Indian Intended Parents are having a luxury compared to the intended parents from abroad. I have come across cases where the intended parents want the surrogate mother to stay with them, at their home for the term of pregnancy. Even better, I have a list of surrogates in my database who are ready for it, and who are happy to do it. That is the right spirit.
Thorough legal and medical counselling
The Intended Parents should make sure that the surrogate has gone through a thorough legal and medical counselling session, facilitating her to understand what she is undertaking. The legal and medical counselling attracts great importance in the procedure of surrogacy. The intended parent must employ a suitable independent legal counsellor who specialises in surrogacy, for making surrogate understand the legal aspects. More importantly, the counselling to the surrogate should be given in the local language of the surrogate. This will ensure that the surrogate is aware of what she is taking up.
Another important issue is that the surrogate should be counselled with at least one of relatives or friends. The surrogate should be given all possible information on the subject and she should be made to discuss this issue at home and with her family members before taking up surrogacy. There is immense importance attached to this step, as the Indian surrogates are under immense pressure from their family. A counselling to the family members of the surrogate will help remove the social stigma attached to it and the surrogates will come formward more willingly.
In India, surrogacy is purely a contractual understanding between the parties, which has been recently been pronounced legal by the Supreme Court of India. Care has to be taken that the agreement does not violate any of the laws, which do not in ay way match with surrogacy. I would say that each agreement has to be carefully drafted carrying these very essential points:
· Why does the intended parent opt for surrogacy
· Details about the surrogate
· What is the exact intention between the parties at time of entering into the agreement
· What is type of surrogacy? Gestational, traditional, altruistic, commercial?
· Is the question of motherhood resolved?
· What is the mentioning in the agreement about the paternity?
· Is the agreement as a whole and each clause individually valid as per the eyes of the Indian Law?
· Is the agreement a proper representation of your intentions?
· How is the compensation clause drafted?
· Does the agreement indicate clearly details with regard to the compensation in times unexpected of mis-happenings to the surrogate?
· Child no lien for dispute over the compensation
· Child’s custody with the Intended parents alone is legal custody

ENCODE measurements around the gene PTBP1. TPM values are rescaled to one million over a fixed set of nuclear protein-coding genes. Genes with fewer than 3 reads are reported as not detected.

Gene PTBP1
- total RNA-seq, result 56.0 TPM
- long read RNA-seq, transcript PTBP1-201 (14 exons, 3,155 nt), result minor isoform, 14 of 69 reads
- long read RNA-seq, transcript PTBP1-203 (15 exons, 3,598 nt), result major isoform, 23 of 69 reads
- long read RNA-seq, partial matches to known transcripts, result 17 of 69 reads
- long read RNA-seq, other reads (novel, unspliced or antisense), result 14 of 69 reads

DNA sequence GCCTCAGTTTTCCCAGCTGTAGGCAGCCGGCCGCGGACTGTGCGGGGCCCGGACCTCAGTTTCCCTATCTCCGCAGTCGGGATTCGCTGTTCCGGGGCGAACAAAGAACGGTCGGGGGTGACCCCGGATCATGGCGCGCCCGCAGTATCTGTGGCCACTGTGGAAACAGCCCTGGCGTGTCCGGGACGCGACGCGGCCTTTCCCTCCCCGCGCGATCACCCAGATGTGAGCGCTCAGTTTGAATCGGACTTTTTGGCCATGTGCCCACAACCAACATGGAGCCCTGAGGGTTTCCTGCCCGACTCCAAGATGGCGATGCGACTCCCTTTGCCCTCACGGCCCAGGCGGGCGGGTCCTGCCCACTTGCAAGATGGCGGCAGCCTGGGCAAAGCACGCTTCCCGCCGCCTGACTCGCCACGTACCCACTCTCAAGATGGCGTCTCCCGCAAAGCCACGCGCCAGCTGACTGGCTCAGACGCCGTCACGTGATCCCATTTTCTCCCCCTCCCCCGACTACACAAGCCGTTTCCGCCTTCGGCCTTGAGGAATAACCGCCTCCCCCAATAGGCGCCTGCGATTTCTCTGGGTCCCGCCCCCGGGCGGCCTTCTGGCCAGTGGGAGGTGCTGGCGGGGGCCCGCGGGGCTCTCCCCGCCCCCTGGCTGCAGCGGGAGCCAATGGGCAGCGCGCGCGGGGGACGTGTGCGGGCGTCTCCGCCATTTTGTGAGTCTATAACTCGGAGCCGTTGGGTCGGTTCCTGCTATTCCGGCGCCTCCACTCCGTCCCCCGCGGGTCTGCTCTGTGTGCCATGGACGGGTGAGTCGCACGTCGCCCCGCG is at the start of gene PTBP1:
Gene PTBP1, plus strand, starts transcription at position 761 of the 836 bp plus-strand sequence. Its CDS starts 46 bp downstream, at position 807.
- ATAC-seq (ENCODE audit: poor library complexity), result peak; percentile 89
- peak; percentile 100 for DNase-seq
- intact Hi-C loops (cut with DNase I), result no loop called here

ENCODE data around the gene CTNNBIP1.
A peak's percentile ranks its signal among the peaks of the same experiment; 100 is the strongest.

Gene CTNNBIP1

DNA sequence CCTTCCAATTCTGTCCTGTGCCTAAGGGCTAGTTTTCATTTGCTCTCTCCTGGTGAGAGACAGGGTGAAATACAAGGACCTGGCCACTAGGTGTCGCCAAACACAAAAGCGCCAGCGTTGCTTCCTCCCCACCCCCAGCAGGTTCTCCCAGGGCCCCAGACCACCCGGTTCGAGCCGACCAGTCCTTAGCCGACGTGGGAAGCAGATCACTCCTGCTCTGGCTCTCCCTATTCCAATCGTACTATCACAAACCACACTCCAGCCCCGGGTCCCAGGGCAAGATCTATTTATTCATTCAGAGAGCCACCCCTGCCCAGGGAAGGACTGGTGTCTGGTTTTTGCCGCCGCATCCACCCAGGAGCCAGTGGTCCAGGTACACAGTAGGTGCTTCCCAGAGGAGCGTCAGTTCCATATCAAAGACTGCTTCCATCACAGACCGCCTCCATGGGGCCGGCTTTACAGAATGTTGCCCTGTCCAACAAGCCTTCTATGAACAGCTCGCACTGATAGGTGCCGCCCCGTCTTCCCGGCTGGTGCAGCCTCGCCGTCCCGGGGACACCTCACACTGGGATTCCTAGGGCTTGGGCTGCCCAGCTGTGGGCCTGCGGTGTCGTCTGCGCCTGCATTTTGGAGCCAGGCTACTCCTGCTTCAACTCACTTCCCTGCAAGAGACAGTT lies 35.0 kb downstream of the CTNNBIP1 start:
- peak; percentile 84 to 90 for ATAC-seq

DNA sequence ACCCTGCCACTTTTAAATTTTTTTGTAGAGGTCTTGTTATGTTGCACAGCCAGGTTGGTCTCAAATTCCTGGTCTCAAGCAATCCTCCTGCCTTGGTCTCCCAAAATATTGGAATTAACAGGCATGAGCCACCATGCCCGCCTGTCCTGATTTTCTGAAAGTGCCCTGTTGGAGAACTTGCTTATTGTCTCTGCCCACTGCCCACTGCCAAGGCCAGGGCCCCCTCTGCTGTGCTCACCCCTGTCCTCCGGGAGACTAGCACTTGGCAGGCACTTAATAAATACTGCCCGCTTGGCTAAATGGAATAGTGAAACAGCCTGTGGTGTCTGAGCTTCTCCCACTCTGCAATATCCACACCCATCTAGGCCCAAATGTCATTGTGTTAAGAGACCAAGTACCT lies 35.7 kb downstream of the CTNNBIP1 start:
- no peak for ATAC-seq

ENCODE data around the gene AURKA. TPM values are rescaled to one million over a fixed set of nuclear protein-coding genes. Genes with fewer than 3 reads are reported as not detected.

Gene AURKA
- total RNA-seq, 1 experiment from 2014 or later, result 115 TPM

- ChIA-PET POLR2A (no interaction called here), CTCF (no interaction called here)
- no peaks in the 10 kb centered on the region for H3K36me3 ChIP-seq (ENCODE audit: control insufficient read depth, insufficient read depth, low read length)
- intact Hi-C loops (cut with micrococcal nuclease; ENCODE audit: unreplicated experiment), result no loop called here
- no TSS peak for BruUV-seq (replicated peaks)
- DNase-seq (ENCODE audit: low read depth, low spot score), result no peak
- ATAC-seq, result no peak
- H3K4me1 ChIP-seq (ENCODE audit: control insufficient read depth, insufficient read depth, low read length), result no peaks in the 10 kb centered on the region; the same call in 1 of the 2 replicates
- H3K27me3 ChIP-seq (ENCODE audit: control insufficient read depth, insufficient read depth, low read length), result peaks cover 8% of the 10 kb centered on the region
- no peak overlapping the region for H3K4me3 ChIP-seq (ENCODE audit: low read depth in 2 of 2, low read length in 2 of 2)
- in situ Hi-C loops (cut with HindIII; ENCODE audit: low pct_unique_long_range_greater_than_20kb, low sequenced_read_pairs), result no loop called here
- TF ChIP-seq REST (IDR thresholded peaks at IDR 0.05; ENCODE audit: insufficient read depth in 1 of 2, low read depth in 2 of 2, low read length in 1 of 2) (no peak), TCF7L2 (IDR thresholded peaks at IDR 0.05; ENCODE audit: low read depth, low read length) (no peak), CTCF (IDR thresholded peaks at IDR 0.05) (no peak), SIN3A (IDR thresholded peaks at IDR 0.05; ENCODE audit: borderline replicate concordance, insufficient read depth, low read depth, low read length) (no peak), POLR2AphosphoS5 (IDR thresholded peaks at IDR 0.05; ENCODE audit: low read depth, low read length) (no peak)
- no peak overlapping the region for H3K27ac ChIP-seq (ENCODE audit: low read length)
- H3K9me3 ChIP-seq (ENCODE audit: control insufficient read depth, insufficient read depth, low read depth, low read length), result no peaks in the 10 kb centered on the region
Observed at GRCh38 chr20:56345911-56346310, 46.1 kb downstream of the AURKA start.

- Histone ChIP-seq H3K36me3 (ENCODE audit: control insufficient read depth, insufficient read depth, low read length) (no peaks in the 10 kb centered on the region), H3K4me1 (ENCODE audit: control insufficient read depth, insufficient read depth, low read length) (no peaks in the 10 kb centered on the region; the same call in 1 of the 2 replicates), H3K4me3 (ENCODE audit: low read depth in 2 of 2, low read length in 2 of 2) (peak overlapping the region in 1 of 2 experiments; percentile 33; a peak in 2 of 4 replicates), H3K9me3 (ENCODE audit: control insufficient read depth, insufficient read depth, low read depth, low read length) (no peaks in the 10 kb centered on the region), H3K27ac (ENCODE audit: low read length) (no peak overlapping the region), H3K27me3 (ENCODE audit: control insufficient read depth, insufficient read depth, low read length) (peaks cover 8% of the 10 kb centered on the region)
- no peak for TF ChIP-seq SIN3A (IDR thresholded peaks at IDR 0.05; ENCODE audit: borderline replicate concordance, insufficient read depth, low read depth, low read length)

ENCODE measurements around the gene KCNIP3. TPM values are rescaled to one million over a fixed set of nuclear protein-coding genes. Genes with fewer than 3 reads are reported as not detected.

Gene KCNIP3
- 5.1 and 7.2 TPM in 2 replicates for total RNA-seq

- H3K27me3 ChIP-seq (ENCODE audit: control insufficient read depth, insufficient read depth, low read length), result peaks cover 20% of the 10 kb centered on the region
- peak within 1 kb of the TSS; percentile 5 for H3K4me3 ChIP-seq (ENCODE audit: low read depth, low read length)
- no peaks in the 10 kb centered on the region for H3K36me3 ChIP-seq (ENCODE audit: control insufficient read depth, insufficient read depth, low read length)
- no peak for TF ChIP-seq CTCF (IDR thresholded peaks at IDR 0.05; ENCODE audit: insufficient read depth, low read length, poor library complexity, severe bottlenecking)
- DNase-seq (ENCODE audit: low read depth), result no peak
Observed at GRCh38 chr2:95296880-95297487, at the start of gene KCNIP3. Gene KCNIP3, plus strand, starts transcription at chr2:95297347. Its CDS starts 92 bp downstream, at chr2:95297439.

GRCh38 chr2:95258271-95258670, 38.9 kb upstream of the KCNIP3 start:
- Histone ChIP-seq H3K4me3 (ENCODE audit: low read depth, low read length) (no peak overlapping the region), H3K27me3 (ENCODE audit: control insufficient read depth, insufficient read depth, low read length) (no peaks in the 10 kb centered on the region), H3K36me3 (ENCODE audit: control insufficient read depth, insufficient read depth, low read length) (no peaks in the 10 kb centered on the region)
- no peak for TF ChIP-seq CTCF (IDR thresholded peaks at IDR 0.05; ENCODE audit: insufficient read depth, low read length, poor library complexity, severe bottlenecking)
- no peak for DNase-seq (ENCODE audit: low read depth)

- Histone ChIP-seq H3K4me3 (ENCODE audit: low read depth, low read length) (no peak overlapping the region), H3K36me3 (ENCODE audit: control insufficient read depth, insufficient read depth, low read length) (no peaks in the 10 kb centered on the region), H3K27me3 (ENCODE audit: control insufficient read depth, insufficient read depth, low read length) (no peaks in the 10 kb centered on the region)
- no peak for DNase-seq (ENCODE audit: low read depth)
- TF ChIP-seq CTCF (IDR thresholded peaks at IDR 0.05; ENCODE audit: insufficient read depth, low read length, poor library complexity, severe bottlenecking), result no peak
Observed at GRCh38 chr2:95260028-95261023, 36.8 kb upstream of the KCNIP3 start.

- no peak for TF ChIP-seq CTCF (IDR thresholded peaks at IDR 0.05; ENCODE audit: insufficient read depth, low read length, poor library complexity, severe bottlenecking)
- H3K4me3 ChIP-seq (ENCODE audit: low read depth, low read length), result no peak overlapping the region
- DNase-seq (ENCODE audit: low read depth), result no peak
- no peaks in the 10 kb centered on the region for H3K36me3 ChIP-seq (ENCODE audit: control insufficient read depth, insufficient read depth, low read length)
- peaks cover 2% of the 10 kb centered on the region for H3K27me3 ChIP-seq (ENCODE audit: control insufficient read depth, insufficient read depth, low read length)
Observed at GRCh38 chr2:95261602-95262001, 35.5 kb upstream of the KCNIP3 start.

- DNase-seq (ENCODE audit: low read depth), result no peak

· How does the agreement strategize your paternity as there is no law recognizing surrogacy in India?
· What is the jurisdiction for the disputes arising out of the agreement?
Surrogates should be given good care
Surrogates should be given the best of care provided to surrogates else where in the world. I feel that it is worth spending on caring of the surrogate, taking care of her. I am sure that the Intended Parents are in complete agreement with me.
I am not sure if the ICMR would have thought of the Assisted Reproductive Hospitals running the show in surrogacy. I am hearing that there are a few clinics which takes care of everything, including providing of the accommodation for the surrogate. I am not very sure how good a practice is this. In any case, the surrogates should be given great attention and emotional support, so that they don’t carry the feeling they are exploited for a cheaper price. That is where the role of an independent legal counsel makes an appearance.
Need for an independent legal counsel for the Intended Parents in India
I feel the importance of an independent body that can take care of the affairs of the Foreign Intended Parents during the term of the surrogacy. This service shall make sure that the surrogate is given enough attention and that there is no arising of unpleasant times with the surrogates. The details on this shall be dealt by me in my next article.
The above mentioned tips do not absolve all problems from surrogacy. But these are very very effective steps, which avoids a lot of problem. The issue of surrogacy is more about human emotions. I think choosing the right people as the surrogate itself would avoid half the problems.
Overall, India is a very effective destination for surrogacy. There have been cases where problem arises. But, exceptions cannot be taken as examples. A careful cautious Intended Parent is likely to avoid all problem, making a wonderful surrogacy journey.